Novel Streaming Fraud Trial Commences Over £500,000 of Illicit Income

A Danish man accused of orchestrating a colossal music streaming fraud scheme has reportedly headed to trial, leading to an unprecedented legal battle that is capturing the attention of the global music industry.

Based in the city of Aarhus, the case marks a significant moment in the streaming era, highlighting the vulnerabilities and challenges within streaming platforms such as Spotify and Apple Music. The scale of the operation is unprecedented, prompting discussions about the integrity of streaming counts and the existing measures in place to protect artists and copyright holders.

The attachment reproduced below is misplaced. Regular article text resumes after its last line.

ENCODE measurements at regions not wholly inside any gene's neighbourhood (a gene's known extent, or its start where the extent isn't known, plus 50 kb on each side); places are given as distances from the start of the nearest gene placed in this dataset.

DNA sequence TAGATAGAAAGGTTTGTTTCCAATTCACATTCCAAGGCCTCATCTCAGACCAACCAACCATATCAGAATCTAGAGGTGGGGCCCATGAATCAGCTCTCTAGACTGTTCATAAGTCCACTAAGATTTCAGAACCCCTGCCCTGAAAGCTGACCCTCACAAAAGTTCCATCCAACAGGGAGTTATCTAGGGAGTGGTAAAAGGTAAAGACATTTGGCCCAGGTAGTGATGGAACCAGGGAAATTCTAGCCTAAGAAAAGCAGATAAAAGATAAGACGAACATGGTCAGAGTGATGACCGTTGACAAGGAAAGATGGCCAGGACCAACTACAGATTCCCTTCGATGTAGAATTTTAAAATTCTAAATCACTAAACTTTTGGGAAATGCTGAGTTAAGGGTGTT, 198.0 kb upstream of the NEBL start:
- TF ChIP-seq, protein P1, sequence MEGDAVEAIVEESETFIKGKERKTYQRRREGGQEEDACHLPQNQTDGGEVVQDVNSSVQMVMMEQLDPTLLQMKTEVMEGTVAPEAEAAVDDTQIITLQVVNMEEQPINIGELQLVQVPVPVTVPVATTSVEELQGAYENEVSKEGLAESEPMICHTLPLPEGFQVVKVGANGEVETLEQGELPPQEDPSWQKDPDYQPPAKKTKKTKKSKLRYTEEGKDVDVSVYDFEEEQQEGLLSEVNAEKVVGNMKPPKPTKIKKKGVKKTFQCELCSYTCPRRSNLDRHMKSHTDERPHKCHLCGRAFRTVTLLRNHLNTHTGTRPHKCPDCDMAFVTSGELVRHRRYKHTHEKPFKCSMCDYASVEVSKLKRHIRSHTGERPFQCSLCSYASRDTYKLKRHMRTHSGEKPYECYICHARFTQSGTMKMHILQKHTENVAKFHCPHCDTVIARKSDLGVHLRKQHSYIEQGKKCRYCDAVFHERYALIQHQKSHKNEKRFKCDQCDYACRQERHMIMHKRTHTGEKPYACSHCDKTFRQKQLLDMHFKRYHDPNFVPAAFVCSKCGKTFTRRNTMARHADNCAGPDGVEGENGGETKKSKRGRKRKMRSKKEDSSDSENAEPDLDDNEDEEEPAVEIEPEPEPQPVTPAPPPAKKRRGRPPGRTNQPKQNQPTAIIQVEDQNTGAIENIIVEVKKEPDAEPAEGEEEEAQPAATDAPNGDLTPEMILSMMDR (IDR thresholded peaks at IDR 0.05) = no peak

The unnamed defendant generated a staggering 4.38 million kroner, or roughly £502,000, in royalties through the manipulation of streaming services, The Guardian reports. According to prosecutors, the feat was achieved by artificially inflating the play counts of 689 music works over a span of several years.

The man is charged with both fraud and copyright infringement, the latter of which is due to his alleged altering of existing musical works, oftentimes merely modifying their length and tempo before republishing them under his own name. Prosecutors argued that the sheer volume of streams required to amass such royalties suggests the defendant violated the terms of service of the implicated music streaming platforms, thus undermining the fair compensation of artists and creators.

The defendant has pleaded not guilty to the charges, per The Guardian.

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